From an historical standpoint, defendant Provident, which received its charter in 1839 and commenced business in 1843, is the oldest mutual savings bank still in existence in this State. Only the Newark Savings Fund Association, which was incorporated in 1828 and which is no longer in business, is older than Provident in terms of initial legislative creation.

Two thirds of all mutual savings banks in the county and in the State of New Jersey were chartered between 1850 and 1880. The last charter to be issued in this State was to the Germania Association of Elizabeth in 1900 which, on July 31, 1947, converted from a savings association to a savings bank, taking the name of Elizabeth Savings Bank, which it bears today.

All of the parties agree that mutual savings banks, which are managed by a board of trustees and owned by their depositors, were originally designed to serve as a depository for the earnings and savings of the working people and to encourage thrift and conservation among the members of that class. As our highest court noted as recently as 1960 in the case of Application of Howard Savings Institution of Newark , 32 N.J. 29 (1960):

"A mutual savings bank is a different type of financial institution from a commercial bank. Its purpose has frequently been stated as encouragement of thrift by mutuality of ownership. It has no stockholders. The profits from its operations not retained for surplus are divided among its depositors in the form of percentage dividends periodically declared, popularly referred to as 'interest.'" (32 N.J. , at p. 39)

See also Commercial Trust Co. of N.J. v. Hudson Bd. of Taxation , 86 N.J.L. 424 (Sup. Ct. 1914), ("Savings banks are quite different from ordinary banks of discount and deposit,

and trust companies. They are engaged in a different business, not primarily for the making of money, but rather for the purpose of enabling people of small means to combine their small wages and by careful investments in restricted securities earn a moderate rate of interest. * * *"); and Mercantile National Bank of New York v. Mayor, etc., of the City of New York , 121 U.S. 138, 7 S. Ct. 826, 30 L. Ed. 895 (1887), ("No one can suppose for a moment that savings banks come into any possible competition with the national banks of the United States. They are, what their name indicates, banks of deposit for the accumulation of small savings belonging to the industrious and thrifty.").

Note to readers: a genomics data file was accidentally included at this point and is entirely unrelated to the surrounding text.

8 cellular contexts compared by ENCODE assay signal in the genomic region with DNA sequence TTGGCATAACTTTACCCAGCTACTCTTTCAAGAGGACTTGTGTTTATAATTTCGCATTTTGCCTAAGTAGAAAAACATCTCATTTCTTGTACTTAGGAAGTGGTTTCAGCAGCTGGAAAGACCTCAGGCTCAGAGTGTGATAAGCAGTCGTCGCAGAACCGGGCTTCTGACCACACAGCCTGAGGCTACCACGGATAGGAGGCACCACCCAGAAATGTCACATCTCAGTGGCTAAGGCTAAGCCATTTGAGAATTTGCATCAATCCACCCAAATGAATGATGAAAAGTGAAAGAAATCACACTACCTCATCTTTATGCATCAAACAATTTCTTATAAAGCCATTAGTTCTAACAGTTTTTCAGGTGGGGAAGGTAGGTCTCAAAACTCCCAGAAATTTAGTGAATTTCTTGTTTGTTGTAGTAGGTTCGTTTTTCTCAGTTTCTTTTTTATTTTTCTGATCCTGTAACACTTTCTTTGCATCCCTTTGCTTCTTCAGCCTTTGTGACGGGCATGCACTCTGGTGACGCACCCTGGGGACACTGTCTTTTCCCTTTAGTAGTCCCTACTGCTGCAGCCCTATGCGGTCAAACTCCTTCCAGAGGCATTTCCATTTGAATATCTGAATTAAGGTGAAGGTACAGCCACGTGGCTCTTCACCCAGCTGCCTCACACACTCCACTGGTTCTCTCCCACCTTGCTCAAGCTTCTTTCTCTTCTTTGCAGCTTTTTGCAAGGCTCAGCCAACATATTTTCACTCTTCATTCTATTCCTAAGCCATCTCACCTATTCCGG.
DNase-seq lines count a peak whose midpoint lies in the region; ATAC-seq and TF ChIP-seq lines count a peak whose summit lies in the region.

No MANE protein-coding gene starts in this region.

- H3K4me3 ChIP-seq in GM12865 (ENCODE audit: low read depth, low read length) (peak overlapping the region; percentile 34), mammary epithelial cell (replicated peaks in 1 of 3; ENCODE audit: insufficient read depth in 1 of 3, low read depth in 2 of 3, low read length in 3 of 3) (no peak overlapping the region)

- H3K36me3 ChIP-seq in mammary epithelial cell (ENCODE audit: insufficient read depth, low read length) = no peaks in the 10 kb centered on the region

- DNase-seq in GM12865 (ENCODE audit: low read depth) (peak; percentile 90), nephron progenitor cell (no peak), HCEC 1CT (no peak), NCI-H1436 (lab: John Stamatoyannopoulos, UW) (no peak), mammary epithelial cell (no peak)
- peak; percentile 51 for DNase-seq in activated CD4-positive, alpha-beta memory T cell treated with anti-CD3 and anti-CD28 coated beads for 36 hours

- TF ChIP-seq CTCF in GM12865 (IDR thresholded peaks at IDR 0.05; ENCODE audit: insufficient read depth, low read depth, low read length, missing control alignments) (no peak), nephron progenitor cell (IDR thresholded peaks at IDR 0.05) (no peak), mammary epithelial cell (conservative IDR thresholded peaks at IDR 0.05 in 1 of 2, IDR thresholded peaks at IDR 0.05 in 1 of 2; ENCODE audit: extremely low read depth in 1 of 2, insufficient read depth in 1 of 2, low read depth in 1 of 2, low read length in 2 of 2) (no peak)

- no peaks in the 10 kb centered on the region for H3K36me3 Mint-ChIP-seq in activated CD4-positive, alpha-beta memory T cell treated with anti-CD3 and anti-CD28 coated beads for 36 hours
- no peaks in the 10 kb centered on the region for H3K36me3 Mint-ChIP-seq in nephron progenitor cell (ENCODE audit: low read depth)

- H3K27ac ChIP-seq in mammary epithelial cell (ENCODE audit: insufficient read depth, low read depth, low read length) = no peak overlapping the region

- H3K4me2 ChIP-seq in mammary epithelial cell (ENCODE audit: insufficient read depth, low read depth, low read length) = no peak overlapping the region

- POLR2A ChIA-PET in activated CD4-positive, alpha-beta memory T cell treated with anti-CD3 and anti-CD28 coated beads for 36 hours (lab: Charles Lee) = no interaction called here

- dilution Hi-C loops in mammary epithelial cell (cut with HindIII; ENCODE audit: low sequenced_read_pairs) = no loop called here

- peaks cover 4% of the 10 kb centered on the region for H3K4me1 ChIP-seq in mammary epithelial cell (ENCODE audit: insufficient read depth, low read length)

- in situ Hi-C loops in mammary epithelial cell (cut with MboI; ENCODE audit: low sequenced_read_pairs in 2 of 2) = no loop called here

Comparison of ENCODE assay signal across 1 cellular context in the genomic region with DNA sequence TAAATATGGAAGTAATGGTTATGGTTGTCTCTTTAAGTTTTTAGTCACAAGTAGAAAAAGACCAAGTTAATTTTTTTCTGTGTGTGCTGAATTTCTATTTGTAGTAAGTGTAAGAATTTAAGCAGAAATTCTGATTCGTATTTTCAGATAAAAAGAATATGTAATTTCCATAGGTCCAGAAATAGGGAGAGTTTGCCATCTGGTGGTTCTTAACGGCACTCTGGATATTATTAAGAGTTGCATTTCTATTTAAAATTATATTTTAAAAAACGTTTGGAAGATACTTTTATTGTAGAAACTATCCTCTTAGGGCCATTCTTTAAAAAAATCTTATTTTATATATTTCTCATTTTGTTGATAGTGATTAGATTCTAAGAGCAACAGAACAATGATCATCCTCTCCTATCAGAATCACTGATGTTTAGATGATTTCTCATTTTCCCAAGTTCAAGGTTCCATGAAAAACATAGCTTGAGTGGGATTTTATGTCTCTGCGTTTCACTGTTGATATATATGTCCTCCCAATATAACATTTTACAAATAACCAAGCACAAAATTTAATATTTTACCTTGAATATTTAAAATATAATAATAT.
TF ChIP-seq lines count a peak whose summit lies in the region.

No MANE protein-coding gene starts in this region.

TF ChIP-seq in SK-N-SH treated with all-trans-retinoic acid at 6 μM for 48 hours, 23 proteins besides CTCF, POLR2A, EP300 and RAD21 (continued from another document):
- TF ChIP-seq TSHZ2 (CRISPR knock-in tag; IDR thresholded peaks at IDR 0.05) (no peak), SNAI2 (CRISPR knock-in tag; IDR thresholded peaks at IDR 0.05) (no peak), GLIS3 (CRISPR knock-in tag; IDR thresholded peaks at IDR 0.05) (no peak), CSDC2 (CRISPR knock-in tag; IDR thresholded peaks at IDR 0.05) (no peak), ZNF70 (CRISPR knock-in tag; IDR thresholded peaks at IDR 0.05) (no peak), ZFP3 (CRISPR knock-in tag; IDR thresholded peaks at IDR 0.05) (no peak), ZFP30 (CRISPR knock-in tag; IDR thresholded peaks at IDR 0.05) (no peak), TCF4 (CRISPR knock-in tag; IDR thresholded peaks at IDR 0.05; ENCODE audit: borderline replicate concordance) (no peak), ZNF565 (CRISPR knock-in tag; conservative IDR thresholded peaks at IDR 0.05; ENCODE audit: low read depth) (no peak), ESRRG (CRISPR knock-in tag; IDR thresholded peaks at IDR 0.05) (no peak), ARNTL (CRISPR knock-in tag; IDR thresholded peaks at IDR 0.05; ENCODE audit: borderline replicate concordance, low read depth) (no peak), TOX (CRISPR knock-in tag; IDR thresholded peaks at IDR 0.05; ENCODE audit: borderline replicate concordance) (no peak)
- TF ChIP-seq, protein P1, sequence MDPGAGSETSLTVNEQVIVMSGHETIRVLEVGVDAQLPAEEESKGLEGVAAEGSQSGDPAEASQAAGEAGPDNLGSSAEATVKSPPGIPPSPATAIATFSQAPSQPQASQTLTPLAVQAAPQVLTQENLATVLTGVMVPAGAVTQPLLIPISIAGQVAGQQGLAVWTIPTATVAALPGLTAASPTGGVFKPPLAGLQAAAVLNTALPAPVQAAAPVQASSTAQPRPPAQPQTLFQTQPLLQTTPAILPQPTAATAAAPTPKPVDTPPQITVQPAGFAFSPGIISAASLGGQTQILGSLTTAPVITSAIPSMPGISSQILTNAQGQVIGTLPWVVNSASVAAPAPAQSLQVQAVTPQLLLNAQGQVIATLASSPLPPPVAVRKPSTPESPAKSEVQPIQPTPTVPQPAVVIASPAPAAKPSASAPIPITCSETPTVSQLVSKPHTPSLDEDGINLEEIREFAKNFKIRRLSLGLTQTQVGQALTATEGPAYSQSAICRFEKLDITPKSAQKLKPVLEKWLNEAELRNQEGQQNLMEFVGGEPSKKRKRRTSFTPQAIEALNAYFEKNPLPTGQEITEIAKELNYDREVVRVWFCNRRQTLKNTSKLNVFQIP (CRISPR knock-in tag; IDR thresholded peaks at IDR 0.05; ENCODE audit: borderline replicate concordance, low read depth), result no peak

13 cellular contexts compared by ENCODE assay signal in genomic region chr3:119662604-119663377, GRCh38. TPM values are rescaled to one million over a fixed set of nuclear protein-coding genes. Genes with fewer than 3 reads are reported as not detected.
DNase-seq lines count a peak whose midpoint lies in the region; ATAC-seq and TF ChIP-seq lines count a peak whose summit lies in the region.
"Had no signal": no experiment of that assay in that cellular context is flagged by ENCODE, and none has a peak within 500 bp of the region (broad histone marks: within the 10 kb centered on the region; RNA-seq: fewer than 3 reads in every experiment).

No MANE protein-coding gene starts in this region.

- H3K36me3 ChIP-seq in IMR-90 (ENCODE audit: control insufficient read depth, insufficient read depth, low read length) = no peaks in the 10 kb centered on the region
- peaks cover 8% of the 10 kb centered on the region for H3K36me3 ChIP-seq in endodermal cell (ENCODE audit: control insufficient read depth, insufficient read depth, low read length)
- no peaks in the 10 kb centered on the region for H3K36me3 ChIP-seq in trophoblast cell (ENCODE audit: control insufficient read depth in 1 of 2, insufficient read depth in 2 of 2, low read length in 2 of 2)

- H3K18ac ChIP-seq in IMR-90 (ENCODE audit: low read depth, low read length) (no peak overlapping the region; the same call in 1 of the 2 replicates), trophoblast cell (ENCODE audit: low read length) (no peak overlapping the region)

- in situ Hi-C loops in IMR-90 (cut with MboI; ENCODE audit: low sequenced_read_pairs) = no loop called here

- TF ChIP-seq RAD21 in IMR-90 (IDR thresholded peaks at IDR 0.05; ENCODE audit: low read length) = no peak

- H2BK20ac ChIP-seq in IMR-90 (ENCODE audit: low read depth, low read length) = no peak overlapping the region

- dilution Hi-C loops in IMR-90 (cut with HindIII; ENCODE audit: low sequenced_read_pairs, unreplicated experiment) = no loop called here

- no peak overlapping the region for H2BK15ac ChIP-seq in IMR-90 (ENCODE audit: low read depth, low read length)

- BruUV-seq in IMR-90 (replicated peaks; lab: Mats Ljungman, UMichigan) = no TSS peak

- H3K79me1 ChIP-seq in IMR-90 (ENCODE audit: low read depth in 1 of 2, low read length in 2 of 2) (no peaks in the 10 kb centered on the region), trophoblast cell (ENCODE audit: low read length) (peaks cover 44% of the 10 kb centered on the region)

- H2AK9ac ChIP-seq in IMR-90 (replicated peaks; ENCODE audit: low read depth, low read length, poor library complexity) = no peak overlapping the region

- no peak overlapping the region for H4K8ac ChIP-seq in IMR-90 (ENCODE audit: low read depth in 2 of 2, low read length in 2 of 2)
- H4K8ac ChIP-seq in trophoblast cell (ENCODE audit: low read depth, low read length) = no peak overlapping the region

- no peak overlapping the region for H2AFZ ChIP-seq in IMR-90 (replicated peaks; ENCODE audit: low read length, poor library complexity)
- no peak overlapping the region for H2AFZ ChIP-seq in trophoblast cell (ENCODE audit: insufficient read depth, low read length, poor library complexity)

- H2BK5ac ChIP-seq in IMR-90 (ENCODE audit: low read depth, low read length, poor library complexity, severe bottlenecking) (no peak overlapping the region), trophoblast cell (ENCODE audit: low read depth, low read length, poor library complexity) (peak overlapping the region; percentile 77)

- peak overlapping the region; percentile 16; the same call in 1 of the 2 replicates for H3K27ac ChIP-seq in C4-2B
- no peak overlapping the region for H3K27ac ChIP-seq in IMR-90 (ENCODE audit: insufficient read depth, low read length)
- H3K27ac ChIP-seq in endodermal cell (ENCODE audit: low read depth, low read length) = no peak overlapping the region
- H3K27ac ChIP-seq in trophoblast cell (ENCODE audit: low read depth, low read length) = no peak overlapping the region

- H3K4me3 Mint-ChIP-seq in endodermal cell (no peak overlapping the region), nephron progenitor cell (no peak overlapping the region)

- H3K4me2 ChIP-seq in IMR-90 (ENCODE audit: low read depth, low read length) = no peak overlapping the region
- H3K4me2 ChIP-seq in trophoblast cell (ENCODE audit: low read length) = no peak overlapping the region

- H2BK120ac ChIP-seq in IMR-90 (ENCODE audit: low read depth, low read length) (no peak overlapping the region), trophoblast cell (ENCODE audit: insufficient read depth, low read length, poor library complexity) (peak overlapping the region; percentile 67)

Despite the relatively narrow nature of early mutual savings banks, the passage of the years has tended to change and broaden the banking services offered by these banks to their depositors. Indeed, the testimony of the various banking experts during the trial of this matter very clearly established that at the time of the Banking Act revision in 1948, six of this State's 24 mutual savings banks (Bloomfield Savings, Howard Savings, Hudson Savings, Montclair Savings, Plainfield Savings and United States Savings) maintained demand deposits of different types for their depositors in the following amounts:

Name Number of Branches Amount (in thousands)

Bloomfield Savings 1 $2,676

Howard Savings 2 346

Hudson City Savings 2 2,127

Montclair Savings -- 891

Plainfield Savings -- 217

United States Savings -- 112

Totals 6 main offices 5 branches $6,369

By 1960 the number of mutual savings banks with demand deposit liabilities increased to ten, as reflected in the following schedule:

Name Number of Branches Amount (in thousands)

Bloomfield Savings 2 $5,381

Howard Savings 6 512

Hudson City Savings 3 6,083

Montclair Savings -- ...